Stop and think, how many sexual partners have you had who were unaware of their own status? It’s estimated that more than one million people are living with HIV in the United States. (We say “estimated” because many people are not getting tested for the virus.)

It’s also estimated that more than 18,000 people in the United States die each year from complications related to AIDS, according to the Centers for Disease Control and Prevention. The fact is while there is hope, people are still dying from this epidemic. Why? Because too many people become aware of their status when it’s too late for life-saving medications to be effective.

My reason for writing this blog is because today is National HIV Testing Day. This day is important because it helps bring awareness to the fact that people should get tested. On this day we stress how important being tested for HIV is for those who are unaware of their HIV status.

Sure, AIDS is no longer feared like it once was in the late ’80’s when death was all around us; when you could look at someone and tell they had AIDS. The new generation has no sense of fear when it comes to the possibility of living life with AIDS. People who are now living with the disease live longer and look healthier than ever, due to scientific advancements in developing effective medications. As a result, many people think if you contract HIV treating the condition is as easy as popping a once-a-day pill.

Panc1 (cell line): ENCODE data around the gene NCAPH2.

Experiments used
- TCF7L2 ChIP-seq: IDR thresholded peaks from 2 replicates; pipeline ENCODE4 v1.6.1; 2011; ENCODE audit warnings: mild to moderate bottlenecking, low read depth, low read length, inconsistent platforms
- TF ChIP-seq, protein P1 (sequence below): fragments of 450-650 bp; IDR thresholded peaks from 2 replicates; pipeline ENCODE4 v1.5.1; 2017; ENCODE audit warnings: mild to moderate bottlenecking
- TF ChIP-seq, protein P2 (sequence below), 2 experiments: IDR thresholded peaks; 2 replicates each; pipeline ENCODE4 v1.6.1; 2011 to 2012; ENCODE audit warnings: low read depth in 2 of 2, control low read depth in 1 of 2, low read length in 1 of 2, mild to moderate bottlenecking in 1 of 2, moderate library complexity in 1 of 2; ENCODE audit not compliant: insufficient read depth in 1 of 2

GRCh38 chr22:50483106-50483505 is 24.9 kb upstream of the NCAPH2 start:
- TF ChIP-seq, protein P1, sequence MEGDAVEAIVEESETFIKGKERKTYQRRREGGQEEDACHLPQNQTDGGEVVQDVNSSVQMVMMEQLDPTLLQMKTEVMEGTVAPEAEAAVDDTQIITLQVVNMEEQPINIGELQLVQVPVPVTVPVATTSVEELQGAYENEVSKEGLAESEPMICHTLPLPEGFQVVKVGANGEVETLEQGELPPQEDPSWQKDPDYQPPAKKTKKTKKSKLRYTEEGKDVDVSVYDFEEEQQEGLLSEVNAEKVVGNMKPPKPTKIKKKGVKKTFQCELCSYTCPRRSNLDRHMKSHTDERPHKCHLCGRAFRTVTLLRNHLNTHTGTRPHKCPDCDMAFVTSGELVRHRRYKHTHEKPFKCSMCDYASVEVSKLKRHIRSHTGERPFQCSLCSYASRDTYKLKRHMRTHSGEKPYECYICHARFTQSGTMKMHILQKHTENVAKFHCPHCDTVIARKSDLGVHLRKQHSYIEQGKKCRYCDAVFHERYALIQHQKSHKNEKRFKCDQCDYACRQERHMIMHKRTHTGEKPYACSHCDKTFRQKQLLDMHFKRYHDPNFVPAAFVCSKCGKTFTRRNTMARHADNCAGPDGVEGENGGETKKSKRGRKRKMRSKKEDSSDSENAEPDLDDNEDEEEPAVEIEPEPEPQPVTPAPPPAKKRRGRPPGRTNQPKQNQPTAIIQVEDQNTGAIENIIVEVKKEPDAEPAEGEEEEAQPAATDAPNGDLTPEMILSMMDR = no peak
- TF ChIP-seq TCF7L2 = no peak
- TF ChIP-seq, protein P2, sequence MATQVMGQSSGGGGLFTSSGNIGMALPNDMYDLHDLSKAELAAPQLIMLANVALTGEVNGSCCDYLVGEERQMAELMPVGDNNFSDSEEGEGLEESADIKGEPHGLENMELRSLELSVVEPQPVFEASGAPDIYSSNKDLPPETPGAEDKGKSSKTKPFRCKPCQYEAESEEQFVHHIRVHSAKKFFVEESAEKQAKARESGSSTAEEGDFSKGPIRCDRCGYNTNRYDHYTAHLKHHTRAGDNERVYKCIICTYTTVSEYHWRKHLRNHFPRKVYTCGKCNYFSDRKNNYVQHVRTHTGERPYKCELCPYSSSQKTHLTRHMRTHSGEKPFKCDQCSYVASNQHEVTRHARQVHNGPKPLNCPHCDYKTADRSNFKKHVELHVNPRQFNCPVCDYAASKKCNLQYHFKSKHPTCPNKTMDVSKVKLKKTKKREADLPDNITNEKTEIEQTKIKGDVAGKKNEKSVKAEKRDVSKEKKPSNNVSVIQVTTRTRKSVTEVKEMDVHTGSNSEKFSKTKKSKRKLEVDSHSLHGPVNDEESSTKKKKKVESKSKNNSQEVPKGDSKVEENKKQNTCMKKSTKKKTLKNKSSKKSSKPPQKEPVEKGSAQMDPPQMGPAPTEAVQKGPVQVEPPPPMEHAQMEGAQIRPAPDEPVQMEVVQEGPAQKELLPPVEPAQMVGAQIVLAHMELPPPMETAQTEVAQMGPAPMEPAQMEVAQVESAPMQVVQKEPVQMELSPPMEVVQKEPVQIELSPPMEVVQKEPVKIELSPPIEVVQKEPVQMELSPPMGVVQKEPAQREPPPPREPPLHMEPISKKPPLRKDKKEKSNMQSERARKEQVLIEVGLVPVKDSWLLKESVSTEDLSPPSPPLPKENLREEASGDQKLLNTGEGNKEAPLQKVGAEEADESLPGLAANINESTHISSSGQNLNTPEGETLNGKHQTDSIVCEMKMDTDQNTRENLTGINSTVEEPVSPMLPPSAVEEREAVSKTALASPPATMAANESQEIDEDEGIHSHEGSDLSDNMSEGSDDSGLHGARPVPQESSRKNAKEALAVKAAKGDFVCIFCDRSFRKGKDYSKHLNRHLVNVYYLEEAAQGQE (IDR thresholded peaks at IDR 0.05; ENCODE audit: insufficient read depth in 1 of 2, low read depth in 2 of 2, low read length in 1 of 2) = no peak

But, no, it isn’t. Just ask anyone living with HIV or AIDS--like me.

While you should not fear anyone who is living with AIDS, what you should fear is the outcome of your behavior if you choose to take part in sexual activities with someone whose HIV status is unknown to you or that person.

Here’s my plea to your common sense. Please get tested for HIV. Show how much self-love you have by knowing your HIV status. Think of it this way: Knowing your status doesn’t only prove how much you care for yourself; it also reflects what type of person you choose to be.

The bottom line is there’s no way around this fact: Not knowing your HIV status and having unsafe sexual relationships means you could possibly infect others. Is that something you really want to do?